Monday, July 25, 2016

The Action is in Wide and/or Dense Data

I recently blogged on varieties of Big Data: (1) tall, (2) wide, and (3) dense.

Presumably tall data are the least interesting insofar as the only way to get a long calendar span is to sit around and wait, in contrast to wide and dense data, which now appear routinely.

But it occurs to me that tall data are also the least interesting for another reason:  wide data make tall data impossible from a certain perspective. In particular, non-parametric estimation in high dimensions (that is, with wide data) is always subject to the fundamental and inescapable "curse of dimensionality":  the rate at which estimation error vanishes gets hopelessly slow, very quickly, as dimension grows.  [Wonks will recall that the Stone-optimal rate in \(d\) dimensions is \( \sqrt{T^{1- \frac{d}{d+4}}}\).]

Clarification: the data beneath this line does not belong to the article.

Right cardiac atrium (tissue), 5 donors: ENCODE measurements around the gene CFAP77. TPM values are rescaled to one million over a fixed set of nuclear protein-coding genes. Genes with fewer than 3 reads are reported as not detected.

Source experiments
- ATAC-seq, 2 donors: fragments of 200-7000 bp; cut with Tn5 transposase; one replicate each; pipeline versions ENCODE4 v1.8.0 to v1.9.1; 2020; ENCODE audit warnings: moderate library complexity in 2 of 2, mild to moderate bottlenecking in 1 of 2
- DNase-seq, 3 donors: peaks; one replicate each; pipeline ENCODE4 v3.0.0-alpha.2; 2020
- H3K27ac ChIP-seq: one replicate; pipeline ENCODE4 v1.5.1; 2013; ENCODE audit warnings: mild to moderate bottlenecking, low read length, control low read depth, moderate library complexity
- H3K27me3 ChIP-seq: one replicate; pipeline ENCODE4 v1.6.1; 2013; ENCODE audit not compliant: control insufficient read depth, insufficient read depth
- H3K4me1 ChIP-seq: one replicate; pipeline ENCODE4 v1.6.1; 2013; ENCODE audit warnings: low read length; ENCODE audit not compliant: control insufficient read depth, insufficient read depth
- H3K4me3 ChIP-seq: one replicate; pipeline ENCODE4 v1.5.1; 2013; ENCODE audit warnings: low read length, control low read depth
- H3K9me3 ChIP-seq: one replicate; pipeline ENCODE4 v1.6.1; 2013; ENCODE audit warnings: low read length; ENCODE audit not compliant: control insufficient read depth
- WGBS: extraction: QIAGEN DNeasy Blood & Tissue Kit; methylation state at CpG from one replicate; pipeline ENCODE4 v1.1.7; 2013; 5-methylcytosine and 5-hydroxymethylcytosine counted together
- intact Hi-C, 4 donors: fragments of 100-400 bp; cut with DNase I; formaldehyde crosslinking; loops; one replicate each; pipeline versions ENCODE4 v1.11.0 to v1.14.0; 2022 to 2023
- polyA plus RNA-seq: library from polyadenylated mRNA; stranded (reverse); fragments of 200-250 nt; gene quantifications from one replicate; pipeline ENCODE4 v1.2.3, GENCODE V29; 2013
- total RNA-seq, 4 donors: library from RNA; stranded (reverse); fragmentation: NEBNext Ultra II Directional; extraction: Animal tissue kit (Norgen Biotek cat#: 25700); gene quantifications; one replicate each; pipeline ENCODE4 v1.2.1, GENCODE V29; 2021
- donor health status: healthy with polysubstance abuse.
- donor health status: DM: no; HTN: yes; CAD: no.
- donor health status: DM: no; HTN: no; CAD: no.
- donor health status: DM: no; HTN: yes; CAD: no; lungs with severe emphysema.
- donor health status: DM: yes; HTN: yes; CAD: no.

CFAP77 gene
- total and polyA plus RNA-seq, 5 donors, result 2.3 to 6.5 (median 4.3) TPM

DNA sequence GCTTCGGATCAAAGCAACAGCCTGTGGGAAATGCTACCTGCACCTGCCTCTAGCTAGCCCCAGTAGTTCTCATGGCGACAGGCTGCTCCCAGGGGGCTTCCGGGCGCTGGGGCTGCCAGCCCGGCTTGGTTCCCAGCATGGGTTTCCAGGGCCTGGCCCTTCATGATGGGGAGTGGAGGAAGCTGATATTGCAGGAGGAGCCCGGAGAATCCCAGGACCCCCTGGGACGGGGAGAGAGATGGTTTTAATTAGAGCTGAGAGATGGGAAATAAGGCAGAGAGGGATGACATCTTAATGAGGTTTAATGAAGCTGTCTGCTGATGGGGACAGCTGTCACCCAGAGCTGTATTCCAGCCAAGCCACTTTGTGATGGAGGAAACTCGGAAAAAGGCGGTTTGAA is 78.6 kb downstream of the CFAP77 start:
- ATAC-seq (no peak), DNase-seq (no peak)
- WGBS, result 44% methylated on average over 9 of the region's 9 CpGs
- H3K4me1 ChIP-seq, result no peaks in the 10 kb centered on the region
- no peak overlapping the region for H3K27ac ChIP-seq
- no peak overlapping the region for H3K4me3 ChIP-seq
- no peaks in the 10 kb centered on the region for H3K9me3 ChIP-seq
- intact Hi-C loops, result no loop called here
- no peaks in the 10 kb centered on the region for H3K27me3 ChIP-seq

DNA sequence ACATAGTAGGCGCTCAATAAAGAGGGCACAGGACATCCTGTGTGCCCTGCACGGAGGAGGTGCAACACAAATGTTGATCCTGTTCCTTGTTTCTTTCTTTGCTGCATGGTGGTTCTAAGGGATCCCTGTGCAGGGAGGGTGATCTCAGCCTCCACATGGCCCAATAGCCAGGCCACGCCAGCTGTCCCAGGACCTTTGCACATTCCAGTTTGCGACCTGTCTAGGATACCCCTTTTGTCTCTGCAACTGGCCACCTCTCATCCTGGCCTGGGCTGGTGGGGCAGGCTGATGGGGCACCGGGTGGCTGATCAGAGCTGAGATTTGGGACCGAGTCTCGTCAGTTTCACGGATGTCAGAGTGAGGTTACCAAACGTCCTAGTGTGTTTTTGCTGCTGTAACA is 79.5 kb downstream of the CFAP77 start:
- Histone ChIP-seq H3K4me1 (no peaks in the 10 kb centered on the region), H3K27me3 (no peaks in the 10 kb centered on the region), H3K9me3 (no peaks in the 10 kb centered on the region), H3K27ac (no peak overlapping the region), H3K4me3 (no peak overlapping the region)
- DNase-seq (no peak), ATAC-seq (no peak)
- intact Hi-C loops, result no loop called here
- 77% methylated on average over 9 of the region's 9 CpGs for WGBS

The upshot:  As our datasets get wider, they also implicitly get less tall. That's all the more reason to downplay tall data.  The action is in wide and dense data (whether separately or jointly).

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